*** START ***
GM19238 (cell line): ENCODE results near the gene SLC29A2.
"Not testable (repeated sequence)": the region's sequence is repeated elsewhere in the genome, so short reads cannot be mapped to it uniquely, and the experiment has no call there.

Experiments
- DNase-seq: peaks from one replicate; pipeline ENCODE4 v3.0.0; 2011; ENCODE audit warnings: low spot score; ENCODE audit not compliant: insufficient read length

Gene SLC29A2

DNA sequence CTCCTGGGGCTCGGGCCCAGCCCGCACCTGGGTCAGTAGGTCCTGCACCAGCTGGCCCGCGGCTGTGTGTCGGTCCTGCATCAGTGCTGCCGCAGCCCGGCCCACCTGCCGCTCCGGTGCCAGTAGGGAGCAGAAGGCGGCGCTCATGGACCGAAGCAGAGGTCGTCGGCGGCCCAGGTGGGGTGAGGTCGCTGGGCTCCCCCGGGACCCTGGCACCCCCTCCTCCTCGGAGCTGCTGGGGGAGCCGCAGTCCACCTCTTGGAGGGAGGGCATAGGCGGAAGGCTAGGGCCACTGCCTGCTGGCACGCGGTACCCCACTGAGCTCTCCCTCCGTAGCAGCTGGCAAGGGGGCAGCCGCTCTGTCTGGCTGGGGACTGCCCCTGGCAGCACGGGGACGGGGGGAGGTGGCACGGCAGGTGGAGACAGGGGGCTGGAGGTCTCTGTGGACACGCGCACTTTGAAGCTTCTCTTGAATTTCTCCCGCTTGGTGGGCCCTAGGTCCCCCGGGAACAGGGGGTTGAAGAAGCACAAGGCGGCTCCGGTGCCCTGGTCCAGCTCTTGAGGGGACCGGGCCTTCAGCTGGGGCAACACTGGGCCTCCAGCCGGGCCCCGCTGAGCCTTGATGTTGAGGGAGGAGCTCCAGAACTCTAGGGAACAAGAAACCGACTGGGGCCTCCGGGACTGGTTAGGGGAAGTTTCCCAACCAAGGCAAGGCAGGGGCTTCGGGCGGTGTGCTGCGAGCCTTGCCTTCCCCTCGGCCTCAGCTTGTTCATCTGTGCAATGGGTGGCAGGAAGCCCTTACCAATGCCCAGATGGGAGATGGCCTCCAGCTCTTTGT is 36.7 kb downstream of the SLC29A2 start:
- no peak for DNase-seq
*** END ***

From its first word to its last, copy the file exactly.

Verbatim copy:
GM19238 (cell line): ENCODE results near the gene SLC29A2.
"Not testable (repeated sequence)": the region's sequence is repeated elsewhere in the genome, so short reads cannot be mapped to it uniquely, and the experiment has no call there.

Experiments
- DNase-seq: peaks from one replicate; pipeline ENCODE4 v3.0.0; 2011; ENCODE audit warnings: low spot score; ENCODE audit not compliant: insufficient read length

Gene SLC29A2

DNA sequence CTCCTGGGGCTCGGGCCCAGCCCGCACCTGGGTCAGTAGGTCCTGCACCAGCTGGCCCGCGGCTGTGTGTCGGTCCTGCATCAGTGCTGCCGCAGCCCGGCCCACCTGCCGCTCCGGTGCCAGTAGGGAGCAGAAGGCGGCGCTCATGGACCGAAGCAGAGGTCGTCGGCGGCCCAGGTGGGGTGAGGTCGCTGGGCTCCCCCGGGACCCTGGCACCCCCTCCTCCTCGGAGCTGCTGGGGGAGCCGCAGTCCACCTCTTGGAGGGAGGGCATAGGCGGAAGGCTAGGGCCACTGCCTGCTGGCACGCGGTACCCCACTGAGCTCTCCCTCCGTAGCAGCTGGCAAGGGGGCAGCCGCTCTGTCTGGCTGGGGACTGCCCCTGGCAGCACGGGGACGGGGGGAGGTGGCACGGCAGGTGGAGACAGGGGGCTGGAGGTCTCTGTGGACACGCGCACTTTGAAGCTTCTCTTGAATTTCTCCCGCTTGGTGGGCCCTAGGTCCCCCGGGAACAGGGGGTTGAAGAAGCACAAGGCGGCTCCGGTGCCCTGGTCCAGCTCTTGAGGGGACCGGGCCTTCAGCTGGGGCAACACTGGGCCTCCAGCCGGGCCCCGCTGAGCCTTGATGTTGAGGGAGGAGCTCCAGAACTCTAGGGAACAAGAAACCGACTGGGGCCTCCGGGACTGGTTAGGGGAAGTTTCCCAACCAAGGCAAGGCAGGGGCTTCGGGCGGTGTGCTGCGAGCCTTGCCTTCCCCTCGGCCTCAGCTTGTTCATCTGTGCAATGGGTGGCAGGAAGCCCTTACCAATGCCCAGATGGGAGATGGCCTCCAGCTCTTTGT is 36.7 kb downstream of the SLC29A2 start:
- no peak for DNase-seq